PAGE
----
New student organizations take root at Rollins

November 4, 2015 Features

COVER2With 11 new student organizations already up and running this semester, Rollins is a place for students with a vision—regardless of what that vision is. From Star Wars and Superheroes to Body Building, from Human Trafficking Awareness and Prevention Club to Best Buddies, the new clubs on campus stem from diverse backgrounds and interests and represent the varied appeals of a liberal arts education.

With 144 student organizations already listed on the Rollins Get Involved webpage (GetInvolved.rollins.edu), and more being created every semester, it is not hard to find an organization whose message you can relate to. Besides, if an interest is not not represented on campus yet, any student can start a new chapter.

When asked about the motivation behind allowing students to start new organizations, Sarah Christovich, the Associate Director for the Center for Inclusion and Campus Involvement, had this to say: “I think some see a need on campus that is not being met or have bonded over a certain topic with a group of people and want to expand their opportunities. I think some enjoy the challenge of creating something. It is one thing to step into a leadership role of an organization, but creating an organization from nothing and then continuing to lead it can be a new level of challenging and rewarding.”

Regardless of the particular reason behind wanting to form a new club on campus, know that you probably are not alone in your interest. Also, fortunately, starting a new organization is not a daunting process. Jasmine Kitterman, founder of the Rollins chapter of The Odyssey and its current Editor-in-Chief, has gone through the procedure herself recently.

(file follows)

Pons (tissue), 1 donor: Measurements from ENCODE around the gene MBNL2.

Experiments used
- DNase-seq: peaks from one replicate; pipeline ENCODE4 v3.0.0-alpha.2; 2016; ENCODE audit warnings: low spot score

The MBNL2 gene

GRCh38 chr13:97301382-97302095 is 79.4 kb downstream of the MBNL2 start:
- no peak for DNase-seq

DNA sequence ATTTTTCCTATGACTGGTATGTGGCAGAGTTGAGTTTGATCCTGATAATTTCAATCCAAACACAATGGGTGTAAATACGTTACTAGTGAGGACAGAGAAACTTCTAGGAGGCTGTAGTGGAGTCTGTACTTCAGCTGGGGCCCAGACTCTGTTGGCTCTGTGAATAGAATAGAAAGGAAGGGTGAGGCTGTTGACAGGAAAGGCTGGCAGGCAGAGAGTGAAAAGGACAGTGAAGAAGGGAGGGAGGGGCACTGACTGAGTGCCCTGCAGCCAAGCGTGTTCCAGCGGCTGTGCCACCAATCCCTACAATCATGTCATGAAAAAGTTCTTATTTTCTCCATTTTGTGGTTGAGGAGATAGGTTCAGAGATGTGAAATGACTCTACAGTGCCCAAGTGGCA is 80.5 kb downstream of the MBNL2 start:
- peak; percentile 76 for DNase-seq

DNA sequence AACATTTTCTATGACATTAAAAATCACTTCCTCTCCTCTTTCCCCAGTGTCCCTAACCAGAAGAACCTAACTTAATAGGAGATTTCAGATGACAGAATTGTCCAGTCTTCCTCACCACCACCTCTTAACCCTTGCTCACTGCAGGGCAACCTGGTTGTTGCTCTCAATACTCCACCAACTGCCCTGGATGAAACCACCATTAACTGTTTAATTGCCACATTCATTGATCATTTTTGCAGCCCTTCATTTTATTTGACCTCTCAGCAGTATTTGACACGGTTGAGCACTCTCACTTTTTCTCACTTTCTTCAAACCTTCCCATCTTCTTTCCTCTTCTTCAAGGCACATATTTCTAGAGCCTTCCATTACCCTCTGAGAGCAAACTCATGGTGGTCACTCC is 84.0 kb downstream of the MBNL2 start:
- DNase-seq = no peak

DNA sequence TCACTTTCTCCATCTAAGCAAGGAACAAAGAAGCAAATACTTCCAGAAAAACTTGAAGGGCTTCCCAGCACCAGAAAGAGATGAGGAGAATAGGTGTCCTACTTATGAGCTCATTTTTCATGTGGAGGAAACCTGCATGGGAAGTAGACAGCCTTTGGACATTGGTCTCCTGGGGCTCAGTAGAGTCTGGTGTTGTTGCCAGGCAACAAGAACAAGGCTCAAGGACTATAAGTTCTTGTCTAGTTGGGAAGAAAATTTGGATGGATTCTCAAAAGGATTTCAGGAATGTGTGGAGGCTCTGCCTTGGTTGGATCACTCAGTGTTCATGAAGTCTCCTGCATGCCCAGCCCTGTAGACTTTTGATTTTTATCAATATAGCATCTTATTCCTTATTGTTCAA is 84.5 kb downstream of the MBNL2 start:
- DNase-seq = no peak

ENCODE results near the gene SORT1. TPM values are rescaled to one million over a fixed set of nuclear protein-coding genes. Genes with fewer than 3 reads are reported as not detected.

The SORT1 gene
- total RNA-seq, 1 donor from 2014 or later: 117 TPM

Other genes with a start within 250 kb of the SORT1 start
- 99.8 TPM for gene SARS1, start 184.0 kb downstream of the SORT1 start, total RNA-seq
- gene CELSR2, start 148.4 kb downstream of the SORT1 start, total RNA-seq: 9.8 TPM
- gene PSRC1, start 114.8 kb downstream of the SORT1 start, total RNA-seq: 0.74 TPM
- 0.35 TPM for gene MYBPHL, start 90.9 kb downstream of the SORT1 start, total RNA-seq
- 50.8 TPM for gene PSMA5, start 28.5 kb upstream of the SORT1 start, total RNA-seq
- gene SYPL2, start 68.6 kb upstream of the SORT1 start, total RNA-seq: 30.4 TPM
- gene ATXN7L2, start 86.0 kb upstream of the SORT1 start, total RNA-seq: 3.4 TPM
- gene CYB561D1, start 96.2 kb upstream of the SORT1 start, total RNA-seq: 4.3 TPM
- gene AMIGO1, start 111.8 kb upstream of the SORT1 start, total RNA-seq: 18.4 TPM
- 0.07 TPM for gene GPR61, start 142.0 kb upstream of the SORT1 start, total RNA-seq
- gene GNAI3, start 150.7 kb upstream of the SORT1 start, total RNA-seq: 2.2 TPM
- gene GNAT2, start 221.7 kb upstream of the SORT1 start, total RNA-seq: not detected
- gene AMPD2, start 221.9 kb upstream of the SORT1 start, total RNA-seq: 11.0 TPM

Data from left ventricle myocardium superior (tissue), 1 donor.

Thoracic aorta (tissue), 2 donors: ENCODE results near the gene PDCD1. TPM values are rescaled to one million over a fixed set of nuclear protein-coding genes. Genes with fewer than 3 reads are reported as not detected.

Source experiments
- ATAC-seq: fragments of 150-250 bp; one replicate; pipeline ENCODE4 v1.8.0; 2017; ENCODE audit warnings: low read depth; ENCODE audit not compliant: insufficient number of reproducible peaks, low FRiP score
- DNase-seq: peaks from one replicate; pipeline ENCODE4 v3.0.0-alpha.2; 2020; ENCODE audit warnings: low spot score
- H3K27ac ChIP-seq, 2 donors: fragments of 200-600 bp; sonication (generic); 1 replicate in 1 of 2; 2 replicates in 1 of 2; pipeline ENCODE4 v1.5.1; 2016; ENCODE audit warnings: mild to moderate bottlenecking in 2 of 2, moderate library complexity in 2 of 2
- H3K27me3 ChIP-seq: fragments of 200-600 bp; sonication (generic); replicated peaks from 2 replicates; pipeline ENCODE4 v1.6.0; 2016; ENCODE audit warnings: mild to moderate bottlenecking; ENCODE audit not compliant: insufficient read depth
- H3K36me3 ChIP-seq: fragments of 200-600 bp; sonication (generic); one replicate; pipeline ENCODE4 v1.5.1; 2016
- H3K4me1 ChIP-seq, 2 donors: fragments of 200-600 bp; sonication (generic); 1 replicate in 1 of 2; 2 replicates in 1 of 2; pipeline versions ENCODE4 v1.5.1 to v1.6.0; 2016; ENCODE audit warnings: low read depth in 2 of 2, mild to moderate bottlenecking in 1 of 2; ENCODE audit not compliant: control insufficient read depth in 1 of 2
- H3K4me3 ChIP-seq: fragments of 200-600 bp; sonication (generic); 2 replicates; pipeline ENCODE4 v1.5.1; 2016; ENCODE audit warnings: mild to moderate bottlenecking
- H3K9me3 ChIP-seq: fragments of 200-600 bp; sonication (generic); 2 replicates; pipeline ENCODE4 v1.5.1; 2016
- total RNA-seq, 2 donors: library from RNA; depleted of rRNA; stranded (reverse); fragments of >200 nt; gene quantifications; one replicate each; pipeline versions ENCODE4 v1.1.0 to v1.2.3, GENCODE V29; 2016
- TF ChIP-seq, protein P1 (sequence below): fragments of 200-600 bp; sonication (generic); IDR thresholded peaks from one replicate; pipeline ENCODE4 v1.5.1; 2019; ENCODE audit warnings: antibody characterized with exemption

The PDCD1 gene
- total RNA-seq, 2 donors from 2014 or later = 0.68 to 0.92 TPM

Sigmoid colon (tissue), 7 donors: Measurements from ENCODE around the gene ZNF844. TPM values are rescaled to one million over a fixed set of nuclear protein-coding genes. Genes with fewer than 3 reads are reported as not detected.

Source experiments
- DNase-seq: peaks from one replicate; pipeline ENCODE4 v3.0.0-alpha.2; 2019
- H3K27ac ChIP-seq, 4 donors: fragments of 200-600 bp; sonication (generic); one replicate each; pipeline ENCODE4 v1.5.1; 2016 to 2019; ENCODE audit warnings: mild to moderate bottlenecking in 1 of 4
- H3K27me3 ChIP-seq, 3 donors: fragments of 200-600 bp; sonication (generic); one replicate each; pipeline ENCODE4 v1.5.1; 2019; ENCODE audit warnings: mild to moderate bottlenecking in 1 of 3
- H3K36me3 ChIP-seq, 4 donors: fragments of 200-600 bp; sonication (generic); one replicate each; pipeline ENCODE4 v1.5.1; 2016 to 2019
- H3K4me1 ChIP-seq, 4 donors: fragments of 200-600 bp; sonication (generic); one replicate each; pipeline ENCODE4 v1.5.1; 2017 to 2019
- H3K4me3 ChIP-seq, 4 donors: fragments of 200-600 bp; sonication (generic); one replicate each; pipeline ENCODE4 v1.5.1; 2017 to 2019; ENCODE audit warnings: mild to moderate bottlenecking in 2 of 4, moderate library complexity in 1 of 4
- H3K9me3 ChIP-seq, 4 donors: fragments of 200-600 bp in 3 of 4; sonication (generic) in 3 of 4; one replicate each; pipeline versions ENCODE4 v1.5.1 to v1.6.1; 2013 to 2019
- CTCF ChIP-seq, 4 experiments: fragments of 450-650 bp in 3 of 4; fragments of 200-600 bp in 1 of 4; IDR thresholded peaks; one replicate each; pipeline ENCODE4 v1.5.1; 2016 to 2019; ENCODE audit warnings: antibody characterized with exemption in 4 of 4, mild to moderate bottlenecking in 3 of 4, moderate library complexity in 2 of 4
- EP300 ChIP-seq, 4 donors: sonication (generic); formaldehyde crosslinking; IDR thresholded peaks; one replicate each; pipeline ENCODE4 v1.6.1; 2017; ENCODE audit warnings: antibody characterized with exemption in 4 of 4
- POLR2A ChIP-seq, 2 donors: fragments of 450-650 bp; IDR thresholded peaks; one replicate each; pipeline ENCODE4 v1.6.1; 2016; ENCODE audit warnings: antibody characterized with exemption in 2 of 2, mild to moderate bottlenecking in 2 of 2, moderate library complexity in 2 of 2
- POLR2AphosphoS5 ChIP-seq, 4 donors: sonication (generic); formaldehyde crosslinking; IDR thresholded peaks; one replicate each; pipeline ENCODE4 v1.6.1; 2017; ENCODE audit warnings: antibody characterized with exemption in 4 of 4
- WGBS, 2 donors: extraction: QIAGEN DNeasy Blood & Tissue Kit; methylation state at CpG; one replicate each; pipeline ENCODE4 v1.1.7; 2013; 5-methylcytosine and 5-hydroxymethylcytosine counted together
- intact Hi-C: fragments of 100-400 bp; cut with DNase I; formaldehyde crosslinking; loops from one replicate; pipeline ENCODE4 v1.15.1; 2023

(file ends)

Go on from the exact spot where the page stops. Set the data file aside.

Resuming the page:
“Rollins makes it very easy to start a new organization. The process is as simple as gathering five members and creating a constitution. It was a relatively fast process, which helped us get off the ground quickly. I would recommend starting an organization to anyone with a vision and a few supporters,” she said.

New student organization applications can be found under the “Start New Organization” tab on the Get Involved page. Requirements include a roster of five people, a faculty or staff advisor, a written constitution comprising of mandatory nondiscrimination and anti-hazing policies as well as mission statements, and a club logo. The few restrictions set in place include membership, which must be limited to students currently enrolled and taking classes, but open to all Rollins students including those enrolled in Crummer and Holt, providing an equal opportunity for all students to get involved at every and any level of the organization.

It might be a little too late in the game to start a new chapter this fall, as applications are only accepted during the first four weeks of the semester, but it is never too early to start planning ahead for the spring. After all, the length of time it takes to plan a new organization varies.

According to Christovich, “some students plan for a year before they officially register it; some find a few friends, start the club and then work from there to establish goals and recruit more members. It is all up to the individual students involved.”

Forming new student organizations is great for meeting new people with similar interests and developing leadership skills. It might take some effort to maintain a club and work out the kinks as they come up—especially during the first few meetings—but student organizations are all about teamwork. One thing is sure: where there is a will, there is a way.

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